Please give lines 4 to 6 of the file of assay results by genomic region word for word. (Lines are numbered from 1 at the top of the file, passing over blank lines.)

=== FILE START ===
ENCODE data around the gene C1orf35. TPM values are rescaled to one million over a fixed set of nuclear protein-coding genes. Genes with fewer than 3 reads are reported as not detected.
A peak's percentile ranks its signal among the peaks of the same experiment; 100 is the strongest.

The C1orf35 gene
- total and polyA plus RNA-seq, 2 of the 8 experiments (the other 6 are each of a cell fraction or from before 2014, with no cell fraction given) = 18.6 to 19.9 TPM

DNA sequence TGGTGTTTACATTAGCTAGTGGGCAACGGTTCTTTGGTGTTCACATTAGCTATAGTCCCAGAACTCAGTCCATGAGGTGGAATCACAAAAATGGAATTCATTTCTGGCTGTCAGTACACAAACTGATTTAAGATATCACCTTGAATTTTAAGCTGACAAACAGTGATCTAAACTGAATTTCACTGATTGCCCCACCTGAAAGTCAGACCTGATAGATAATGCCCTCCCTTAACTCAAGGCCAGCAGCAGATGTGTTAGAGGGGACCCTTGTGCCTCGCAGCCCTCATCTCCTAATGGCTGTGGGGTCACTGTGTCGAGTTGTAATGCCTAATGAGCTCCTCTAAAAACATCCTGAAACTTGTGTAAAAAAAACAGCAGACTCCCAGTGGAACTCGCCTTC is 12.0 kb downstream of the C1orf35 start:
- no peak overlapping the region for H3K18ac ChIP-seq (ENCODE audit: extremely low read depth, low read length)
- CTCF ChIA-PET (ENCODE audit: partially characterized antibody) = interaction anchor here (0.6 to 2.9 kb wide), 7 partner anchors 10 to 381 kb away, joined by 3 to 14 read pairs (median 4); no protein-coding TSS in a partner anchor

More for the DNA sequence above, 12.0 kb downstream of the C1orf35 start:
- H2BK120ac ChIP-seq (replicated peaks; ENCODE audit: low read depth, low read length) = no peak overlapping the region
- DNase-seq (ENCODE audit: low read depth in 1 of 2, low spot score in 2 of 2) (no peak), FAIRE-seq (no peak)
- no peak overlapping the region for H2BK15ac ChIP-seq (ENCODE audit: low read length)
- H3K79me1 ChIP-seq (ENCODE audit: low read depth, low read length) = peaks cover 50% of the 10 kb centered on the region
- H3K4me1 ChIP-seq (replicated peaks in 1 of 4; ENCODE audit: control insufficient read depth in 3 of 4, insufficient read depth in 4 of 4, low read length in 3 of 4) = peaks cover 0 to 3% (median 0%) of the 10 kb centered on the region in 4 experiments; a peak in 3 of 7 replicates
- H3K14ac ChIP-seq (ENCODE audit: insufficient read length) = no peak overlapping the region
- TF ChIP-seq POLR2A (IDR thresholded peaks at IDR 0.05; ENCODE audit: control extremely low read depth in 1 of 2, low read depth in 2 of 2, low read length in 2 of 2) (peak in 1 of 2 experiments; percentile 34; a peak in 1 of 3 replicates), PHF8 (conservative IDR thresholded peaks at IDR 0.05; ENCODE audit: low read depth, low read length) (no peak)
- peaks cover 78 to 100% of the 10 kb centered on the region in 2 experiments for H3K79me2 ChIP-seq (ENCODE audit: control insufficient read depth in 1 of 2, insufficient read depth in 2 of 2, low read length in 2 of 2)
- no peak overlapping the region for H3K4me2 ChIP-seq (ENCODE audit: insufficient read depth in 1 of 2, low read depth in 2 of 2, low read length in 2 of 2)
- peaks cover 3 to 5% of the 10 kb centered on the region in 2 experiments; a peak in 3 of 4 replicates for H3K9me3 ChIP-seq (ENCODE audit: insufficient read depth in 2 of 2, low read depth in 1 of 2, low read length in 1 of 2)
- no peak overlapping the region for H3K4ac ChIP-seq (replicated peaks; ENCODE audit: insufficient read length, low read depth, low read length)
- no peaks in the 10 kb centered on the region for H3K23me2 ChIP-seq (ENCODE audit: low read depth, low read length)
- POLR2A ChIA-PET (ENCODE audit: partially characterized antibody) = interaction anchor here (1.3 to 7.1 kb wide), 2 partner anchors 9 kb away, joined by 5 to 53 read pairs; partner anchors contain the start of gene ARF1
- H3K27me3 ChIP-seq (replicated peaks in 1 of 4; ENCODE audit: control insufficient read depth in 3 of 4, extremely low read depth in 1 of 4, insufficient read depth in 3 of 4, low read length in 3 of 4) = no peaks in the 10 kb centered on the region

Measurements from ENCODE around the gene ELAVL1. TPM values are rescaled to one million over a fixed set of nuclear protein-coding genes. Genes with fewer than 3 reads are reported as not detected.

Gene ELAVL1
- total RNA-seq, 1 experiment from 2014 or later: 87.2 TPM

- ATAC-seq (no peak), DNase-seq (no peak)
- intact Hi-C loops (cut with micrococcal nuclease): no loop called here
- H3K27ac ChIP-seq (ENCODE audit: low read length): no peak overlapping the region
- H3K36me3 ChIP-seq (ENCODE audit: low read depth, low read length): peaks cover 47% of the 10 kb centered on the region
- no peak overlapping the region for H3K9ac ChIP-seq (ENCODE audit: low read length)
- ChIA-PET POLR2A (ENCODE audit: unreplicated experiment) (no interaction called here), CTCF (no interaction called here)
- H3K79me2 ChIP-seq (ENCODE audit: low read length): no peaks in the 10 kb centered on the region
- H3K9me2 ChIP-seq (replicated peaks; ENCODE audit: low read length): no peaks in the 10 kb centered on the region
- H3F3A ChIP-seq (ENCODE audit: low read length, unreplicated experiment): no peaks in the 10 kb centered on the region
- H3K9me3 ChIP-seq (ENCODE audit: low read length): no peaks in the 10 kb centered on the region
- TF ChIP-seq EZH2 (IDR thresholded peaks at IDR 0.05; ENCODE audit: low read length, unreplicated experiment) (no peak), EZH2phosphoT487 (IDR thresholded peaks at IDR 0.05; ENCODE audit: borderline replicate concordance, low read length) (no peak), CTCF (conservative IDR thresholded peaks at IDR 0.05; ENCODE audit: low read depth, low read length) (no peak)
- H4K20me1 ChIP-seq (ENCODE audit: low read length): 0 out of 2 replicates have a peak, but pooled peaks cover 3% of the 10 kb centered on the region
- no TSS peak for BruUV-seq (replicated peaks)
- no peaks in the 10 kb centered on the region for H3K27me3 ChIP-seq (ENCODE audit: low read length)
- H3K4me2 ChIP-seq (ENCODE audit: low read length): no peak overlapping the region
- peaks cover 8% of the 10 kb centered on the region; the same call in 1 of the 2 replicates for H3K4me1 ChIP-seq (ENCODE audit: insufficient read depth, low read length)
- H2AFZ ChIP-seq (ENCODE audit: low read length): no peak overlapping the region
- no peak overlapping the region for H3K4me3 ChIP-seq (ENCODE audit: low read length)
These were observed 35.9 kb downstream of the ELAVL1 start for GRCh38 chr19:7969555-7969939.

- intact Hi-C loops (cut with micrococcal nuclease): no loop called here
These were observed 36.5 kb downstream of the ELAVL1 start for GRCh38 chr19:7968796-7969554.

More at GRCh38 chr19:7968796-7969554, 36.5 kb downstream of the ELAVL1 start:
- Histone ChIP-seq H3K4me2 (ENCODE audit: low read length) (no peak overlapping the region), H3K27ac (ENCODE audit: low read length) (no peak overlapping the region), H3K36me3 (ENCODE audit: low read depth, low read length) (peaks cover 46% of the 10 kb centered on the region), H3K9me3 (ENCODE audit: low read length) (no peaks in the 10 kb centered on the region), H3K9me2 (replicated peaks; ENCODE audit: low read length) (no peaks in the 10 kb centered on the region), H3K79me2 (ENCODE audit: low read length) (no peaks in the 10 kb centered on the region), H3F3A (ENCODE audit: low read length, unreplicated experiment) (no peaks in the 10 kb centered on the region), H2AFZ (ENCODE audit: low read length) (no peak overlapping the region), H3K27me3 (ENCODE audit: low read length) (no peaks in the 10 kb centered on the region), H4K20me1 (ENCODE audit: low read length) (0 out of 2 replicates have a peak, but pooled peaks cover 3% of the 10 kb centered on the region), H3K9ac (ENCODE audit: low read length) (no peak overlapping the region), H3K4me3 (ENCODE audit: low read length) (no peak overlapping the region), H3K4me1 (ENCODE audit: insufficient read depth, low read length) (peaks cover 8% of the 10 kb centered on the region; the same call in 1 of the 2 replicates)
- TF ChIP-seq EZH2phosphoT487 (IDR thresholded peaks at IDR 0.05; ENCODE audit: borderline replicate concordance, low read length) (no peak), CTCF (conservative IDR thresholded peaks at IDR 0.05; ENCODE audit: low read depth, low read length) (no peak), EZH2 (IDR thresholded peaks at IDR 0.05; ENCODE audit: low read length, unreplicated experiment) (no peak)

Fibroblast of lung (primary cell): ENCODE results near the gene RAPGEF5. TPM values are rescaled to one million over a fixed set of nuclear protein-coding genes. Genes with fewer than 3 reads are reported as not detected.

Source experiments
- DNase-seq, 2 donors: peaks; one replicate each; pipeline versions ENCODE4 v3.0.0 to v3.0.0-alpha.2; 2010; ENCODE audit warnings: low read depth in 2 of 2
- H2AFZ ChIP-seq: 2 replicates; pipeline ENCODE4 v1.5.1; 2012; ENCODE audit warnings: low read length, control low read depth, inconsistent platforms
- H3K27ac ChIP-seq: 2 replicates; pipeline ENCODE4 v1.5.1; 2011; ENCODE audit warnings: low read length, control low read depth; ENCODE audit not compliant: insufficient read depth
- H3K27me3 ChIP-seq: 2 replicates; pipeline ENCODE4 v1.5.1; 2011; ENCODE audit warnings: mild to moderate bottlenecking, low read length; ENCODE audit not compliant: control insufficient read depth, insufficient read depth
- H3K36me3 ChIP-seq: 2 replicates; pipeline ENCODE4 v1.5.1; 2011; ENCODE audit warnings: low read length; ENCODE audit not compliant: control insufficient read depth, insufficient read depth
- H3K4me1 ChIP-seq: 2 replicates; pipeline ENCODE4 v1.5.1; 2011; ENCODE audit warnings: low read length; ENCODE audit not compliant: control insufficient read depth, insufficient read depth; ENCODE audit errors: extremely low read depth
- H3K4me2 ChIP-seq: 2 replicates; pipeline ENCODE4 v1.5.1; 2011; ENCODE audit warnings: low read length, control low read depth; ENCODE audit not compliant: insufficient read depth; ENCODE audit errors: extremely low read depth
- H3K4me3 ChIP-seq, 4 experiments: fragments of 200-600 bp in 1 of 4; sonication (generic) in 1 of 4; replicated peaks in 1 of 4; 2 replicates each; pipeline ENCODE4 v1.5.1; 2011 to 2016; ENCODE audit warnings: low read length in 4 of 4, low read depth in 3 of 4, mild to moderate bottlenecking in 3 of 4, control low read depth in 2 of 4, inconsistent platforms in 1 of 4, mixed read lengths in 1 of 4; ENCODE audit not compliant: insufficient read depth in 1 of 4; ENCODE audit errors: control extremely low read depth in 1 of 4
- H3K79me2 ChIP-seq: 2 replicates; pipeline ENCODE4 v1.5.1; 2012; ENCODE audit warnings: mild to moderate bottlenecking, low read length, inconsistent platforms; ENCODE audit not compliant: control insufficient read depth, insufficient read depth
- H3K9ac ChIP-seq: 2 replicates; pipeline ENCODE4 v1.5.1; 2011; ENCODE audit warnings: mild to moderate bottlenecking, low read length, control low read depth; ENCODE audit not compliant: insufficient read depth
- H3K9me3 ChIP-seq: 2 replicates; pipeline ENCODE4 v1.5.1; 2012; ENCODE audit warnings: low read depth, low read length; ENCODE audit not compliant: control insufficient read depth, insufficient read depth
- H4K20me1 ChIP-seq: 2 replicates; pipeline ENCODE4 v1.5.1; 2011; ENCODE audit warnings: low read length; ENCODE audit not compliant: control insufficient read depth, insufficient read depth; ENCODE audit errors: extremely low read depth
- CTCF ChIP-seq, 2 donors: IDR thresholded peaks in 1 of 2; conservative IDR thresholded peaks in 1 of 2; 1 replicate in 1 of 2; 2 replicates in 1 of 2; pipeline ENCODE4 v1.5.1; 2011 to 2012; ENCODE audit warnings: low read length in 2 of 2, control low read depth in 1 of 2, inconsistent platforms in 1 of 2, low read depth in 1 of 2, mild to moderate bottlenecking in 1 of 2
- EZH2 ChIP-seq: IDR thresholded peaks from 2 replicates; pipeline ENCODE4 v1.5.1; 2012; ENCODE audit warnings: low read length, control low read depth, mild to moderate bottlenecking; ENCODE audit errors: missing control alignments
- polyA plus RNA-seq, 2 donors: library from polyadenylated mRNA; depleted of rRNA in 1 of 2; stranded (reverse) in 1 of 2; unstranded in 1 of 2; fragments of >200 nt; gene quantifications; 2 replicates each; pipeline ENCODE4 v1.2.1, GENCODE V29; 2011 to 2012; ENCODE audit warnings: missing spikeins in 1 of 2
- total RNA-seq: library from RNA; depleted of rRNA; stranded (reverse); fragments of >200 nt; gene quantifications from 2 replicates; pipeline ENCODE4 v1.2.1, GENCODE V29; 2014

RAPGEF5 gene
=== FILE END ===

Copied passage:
- total and polyA plus RNA-seq, 2 of the 8 experiments (the other 6 are each of a cell fraction or from before 2014, with no cell fraction given) = 18.6 to 19.9 TPM

DNA sequence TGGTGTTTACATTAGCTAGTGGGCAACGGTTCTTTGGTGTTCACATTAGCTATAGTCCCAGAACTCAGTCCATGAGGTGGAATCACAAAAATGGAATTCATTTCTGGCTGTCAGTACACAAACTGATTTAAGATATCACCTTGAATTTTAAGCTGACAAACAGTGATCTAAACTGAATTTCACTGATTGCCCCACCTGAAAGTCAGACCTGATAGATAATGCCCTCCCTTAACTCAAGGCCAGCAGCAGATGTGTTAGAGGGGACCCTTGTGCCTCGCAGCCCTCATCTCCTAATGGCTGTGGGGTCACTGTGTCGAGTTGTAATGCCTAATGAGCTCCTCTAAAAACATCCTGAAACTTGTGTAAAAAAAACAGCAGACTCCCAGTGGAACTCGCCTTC is 12.0 kb downstream of the C1orf35 start:
- no peak overlapping the region for H3K18ac ChIP-seq (ENCODE audit: extremely low read depth, low read length)